Since 1988, the EPA has been progressively reducing the allowable limits for the two main pollutants in heavy duty diesel vehicles: nitrogen oxides and particulate matter. The permitted limits for these pollutants have become more stringent with the introduction of each new EPA legislation.
Nitrogen Oxide Emissions
Nitrogen oxide emissions include nitric oxide (NO) and nitrogen dioxide (NO2). Nitric oxide (NO) is a colorless and odorless greenhouse gas, while nitrogen dioxide (NO2) is a highly toxic greenhouse gas.
Nitrogen oxides can contribute to acid rain and global warming. They are highly active ozone precursors and play an important role in smog formation. At high levels, ground level ozone can disrupt photosynthesis in plants, causing damage to plants and ecosystems. It can also lead to allergy and respiratory problems.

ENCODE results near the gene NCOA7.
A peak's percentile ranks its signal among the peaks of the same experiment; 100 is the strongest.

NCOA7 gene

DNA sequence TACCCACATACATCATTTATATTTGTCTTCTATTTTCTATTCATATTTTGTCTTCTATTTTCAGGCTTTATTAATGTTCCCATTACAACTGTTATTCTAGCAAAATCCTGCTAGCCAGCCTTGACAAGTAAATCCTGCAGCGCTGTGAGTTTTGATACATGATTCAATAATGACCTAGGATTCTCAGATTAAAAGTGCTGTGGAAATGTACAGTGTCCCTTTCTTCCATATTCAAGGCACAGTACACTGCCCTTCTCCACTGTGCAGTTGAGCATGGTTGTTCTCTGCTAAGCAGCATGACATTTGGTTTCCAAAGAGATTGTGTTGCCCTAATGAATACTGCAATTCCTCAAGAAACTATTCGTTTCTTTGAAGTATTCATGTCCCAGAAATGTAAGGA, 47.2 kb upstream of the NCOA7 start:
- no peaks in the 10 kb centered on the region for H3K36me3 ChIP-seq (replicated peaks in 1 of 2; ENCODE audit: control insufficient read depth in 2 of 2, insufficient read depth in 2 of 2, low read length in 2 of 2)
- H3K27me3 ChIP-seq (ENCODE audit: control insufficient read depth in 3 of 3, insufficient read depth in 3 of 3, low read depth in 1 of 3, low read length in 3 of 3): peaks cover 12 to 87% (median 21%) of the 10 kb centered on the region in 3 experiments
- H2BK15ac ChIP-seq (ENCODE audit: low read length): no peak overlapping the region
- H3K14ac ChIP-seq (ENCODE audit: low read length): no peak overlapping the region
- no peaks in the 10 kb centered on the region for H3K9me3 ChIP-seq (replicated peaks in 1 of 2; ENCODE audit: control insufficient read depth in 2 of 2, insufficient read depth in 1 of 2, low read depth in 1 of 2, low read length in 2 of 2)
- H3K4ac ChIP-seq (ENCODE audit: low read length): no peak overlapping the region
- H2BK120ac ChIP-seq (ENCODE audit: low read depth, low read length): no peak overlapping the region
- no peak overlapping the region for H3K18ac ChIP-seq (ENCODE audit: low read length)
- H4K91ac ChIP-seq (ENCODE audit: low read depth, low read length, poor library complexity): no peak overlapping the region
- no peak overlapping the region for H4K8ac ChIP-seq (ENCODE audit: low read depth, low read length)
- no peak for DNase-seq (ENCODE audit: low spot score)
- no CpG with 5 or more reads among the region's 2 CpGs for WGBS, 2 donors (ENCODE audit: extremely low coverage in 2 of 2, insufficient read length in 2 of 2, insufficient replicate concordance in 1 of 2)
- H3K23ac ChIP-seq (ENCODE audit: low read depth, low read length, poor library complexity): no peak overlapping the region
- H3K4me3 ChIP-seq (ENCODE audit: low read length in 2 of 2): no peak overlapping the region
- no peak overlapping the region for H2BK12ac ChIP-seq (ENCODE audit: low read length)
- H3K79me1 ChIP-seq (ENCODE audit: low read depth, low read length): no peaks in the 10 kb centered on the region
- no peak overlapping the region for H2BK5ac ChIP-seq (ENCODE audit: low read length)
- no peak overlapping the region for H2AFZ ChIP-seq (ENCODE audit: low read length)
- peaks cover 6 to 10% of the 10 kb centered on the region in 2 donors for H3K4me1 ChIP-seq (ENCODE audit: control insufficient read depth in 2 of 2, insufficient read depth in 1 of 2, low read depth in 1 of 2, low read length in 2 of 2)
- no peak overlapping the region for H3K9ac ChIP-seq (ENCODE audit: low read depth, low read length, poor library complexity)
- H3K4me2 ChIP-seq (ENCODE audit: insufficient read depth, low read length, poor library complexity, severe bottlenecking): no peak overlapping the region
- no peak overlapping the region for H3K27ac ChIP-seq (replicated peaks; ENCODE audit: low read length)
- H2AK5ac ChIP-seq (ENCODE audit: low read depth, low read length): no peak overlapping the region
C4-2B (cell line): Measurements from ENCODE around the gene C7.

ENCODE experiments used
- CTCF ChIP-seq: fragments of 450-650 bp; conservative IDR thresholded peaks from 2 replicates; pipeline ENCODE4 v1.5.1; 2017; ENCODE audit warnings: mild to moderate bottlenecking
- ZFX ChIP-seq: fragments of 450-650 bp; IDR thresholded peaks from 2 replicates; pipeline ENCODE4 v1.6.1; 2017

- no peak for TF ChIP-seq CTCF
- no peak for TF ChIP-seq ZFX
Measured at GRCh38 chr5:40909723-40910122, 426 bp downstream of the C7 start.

Nitrogen oxides are emitted to the environment via a number of sources. The impact on human health and the environment of nitrogen oxides derived directly from vehicle emissions is an area of ongoing research.
The primary constituents in diesel particulate matter are soot, organic particulates, and sulfates. These particles can come in a wide range of sizes.
Human health can be negatively affected by particulates‹especially by fine particulates that can be carried deep into the lungs. Possible health problems include respiratory disease, heart disease, and cancer.
Particulates are emitted to the environment via a number of sources. The impact on human health and the environment of particulates derived directly from vehicle emissions is an area of ongoing research.